Megaworld's Citylink bus network uses cashless payment system

A step toward modernization
by Dinzo Tabamo | Jul 22, 2016

In an ideal transportation network, buses, trains and other forms of public conveyance can be accessed using only one payment system. You buy a reloadable electronic card and use it to pay for almost all forms of public transport. This is already in place in First World countries like Japan.

We just experienced the crucial first step in a system like this. Megaworld let us try its cashless Beep card that is now being used with its Citylink bus network.

Regular Metro Rail Transit commuters should be familiar with Beep. It is a card that can be reloaded and used to pay for fare. Megaworld signed a partnership with AF Payments Incorporated, the company behind Beep, and this made the system available to its buses. It is the only system by the way; cash is not an option anymore.

"The primary objective of this cashless payment is to provide Filipino commuters a seamless and convenient traveling experience around Metro Manila," said Arnie Batac, Megaworld's head of estate management. "With one Beep card, you can now embark on all Citylink buses and light rail transit routes. Citylink has 19 units that operate 24/7. It caters to around 200,000 BPO workers, residents and visitors of Megaworld townships."

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The buses ply the Megaworld properties of Eastwood City in Quezon City, Uptown Bonifacio and McKinley Hill in Taguig, and Newport City in Pasay, with fare prices ranging from P12 to P39.

We were given a special tour of a Citylink route, and we were able to try the Beep card as well. From the new McKinley West development, we hopped on-board an empty bus and witnessed it pick up and drop off passengers along the way. The final stop was the San Lorenzo Place condominium in Makati.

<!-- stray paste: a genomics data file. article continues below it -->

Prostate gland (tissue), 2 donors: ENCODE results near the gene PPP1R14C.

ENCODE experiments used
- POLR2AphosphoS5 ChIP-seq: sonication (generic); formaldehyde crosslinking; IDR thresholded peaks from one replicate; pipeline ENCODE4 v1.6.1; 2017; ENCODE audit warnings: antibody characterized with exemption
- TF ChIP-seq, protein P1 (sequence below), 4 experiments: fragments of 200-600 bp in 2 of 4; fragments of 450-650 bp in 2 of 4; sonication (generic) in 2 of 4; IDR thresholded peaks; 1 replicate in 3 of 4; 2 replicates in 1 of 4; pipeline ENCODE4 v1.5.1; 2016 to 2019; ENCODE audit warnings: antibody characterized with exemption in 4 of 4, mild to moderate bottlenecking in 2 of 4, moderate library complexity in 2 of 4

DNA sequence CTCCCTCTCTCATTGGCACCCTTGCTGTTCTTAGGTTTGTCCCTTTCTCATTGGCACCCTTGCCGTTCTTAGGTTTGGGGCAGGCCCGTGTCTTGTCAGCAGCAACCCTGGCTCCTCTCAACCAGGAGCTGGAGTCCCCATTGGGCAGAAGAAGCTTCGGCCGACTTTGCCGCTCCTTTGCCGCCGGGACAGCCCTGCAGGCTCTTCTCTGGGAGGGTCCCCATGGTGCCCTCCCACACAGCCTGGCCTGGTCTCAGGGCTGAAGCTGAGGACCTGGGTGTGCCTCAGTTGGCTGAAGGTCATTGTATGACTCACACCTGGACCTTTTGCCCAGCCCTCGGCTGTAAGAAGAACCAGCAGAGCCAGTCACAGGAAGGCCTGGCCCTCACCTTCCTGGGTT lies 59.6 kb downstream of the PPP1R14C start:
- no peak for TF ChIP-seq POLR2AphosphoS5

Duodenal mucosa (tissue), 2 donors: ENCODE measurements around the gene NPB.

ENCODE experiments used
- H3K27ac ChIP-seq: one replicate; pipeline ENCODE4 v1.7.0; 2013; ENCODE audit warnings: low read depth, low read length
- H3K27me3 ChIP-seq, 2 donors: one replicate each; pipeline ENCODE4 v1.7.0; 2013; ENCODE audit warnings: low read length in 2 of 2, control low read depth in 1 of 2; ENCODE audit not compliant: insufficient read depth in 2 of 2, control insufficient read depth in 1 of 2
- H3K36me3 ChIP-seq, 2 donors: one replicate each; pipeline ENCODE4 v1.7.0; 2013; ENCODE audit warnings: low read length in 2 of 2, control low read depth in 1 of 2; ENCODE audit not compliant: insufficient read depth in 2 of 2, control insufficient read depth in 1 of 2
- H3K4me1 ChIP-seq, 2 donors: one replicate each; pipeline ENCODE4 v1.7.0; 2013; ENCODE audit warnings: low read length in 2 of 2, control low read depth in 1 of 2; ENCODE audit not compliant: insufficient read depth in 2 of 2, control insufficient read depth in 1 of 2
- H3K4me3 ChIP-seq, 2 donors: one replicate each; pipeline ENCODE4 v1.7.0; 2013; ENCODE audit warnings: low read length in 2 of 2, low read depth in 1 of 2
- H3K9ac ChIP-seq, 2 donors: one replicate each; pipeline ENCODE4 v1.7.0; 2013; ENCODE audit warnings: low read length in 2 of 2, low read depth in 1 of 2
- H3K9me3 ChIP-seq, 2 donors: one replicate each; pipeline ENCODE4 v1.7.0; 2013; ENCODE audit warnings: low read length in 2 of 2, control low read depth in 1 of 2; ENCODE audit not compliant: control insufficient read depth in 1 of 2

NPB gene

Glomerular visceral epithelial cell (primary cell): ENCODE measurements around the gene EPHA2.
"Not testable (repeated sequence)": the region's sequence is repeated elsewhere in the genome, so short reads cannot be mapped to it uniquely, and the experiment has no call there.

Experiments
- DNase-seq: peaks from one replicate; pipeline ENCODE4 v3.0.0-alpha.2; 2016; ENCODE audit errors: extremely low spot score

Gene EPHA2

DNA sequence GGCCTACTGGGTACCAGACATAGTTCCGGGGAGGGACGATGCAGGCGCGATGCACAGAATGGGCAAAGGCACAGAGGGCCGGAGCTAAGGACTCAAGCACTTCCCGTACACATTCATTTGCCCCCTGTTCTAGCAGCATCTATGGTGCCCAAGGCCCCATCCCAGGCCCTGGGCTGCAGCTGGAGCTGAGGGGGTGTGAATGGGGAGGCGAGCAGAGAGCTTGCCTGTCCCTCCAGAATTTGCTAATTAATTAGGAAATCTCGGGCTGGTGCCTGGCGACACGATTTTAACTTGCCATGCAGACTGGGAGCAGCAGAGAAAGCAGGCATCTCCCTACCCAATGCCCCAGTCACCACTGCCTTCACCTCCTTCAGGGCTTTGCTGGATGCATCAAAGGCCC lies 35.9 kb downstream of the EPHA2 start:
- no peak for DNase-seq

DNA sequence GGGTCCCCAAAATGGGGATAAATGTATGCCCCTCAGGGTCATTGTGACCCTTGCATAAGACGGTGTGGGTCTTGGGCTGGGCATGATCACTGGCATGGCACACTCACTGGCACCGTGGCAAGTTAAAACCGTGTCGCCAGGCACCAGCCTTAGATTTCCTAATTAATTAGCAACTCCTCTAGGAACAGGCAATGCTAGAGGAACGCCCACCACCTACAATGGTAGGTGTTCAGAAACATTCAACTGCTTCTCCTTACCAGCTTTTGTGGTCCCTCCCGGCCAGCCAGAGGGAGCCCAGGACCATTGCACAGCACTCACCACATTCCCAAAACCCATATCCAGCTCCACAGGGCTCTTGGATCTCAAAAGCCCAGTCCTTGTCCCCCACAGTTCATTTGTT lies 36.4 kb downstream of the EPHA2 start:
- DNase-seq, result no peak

Immediately, we saw the advantage of the Citylink network. The stops are predetermined, and the buses don’t sow chaos by stopping at every rider’s whim--or hang around to wait for passengers. Our ride actually happened during a slow period in which only a handful of people used the Citylink service. Still, the driver didn’t wait for the bus to fill up, leaving as soon as everyone in the waiting shed had embarked.

The Beep card is fast and seamless. It can be purchased and reloaded via vending machines and booths near the bus stops. Commuters just tap the credit-card-sized plastic on the receptacle next to the driver, and the amount is immediately debited from the rider. It even shows the value left in the Beep card. It worked perfectly when we tried it ourselves.

We still have a long way to go before we have a cashless, efficient transport system that will convince us to leave our cars at home. We still don’t have subways, for one. But Megaworld’s Citylink and Beep partnership is indeed a good step toward that ultimate goal.

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